Also, just want to point out that international adoption DOES occur in the US. Every year African American children who don't get placed with families in the US are adopted out to Canada and Europe. As to your intimation that this would be appalling . . . no. I don't think so. I think the racial bias in adoption matching is appalling. But I certainly don't think it's appalling that these children find families. You can read more about that here:

    If you want to learn more about the psychological ramifications of institutionalization in Russian orphanages, check out this article:

    The documentary "Children Underground" provides some sobering context on the abandonment of Russian children and what happens when they age out.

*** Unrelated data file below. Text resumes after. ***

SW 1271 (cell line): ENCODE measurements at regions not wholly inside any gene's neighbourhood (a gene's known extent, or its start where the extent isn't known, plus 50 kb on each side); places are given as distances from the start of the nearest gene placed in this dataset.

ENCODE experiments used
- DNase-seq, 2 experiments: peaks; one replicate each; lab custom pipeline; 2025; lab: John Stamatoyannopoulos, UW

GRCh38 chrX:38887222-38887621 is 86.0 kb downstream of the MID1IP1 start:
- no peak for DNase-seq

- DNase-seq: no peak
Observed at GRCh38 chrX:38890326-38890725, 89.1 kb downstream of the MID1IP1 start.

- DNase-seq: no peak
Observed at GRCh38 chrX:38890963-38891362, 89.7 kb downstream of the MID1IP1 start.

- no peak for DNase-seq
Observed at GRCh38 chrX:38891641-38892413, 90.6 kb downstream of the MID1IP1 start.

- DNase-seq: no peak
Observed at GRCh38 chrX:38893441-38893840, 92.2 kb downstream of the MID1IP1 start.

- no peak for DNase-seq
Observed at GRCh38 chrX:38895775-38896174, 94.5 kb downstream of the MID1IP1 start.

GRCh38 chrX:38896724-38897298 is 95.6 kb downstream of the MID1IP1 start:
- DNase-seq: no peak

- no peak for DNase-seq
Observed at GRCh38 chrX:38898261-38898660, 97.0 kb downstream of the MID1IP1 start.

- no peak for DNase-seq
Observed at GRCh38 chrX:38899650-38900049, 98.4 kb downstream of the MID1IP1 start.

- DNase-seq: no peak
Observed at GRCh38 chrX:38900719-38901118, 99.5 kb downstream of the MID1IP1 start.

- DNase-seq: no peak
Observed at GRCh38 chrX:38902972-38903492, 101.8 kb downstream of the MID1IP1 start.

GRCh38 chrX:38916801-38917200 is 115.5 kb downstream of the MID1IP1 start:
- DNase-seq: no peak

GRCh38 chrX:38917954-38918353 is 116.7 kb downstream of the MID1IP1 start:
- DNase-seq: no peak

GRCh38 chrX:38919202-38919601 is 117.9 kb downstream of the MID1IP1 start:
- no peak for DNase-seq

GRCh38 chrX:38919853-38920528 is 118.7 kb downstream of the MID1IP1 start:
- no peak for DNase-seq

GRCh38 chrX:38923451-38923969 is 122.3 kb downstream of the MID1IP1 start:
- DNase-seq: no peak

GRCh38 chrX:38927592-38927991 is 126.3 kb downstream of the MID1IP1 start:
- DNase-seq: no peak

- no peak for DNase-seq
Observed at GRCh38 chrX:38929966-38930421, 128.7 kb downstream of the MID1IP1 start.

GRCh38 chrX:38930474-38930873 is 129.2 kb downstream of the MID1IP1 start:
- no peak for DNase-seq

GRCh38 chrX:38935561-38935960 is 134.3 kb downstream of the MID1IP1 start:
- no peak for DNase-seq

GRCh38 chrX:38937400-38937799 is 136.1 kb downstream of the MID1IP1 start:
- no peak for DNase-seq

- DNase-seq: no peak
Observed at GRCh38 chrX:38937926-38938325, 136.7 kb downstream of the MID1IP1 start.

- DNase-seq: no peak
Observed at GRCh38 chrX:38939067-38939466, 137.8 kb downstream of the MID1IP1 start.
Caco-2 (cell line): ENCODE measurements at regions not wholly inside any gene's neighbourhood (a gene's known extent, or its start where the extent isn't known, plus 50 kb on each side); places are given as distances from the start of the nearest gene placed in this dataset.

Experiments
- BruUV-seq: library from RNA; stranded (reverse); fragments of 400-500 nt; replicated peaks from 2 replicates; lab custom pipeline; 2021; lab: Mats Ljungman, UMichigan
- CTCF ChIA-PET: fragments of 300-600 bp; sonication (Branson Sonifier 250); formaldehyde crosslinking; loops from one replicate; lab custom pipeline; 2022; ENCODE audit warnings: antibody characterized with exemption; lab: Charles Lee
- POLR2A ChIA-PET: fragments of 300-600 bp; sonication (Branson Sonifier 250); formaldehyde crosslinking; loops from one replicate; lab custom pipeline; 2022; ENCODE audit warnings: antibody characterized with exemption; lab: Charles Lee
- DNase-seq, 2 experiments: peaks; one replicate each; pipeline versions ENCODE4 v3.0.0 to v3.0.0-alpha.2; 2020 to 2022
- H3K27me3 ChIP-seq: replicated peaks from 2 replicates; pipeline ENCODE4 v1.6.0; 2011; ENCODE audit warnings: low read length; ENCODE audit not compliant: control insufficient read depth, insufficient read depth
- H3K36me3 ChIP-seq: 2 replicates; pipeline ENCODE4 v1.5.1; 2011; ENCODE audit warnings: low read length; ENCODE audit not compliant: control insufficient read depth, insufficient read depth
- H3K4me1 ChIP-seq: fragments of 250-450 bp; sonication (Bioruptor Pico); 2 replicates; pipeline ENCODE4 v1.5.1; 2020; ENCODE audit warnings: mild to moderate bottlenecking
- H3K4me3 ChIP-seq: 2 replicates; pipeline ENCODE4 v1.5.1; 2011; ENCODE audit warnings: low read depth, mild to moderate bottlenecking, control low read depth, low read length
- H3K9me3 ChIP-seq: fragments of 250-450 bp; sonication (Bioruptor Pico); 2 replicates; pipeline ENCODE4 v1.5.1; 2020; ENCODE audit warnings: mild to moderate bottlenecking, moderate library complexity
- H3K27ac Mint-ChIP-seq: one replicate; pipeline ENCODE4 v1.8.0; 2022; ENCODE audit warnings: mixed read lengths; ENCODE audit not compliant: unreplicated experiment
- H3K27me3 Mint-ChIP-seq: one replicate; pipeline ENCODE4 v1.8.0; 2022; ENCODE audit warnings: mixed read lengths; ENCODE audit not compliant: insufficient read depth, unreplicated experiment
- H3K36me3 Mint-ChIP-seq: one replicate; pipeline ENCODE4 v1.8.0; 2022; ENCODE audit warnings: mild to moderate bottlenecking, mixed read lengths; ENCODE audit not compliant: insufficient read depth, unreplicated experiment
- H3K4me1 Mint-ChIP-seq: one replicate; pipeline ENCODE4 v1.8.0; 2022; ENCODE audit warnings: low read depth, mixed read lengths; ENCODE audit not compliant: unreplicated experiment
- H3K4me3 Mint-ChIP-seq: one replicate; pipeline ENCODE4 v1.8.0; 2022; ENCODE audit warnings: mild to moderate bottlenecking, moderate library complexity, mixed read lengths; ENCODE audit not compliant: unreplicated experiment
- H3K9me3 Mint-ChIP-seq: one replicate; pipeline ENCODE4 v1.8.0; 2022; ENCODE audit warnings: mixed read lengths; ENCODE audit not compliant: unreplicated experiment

• Laura permalink


      Thanks for your comments and the links you provided. Yes! My blog post oversimplified a very complex issue — I try to keep my posts to less than 800 words, and if I try to include some humor and a personal anecodote, there's not much left for nuanced geo-political analysis. I get that. I also like to leave some things out — to provide room for readers to comment, add their own voices and form their own opinions. That said, I'm in no way assuming that Russia is "doing orphans a favor," however I do agree with sovereign nations having the independence to care for their citizens. Yes, Russia must do more for the suffering people of its nation. It's awful, conditions are horrid, children are suffering.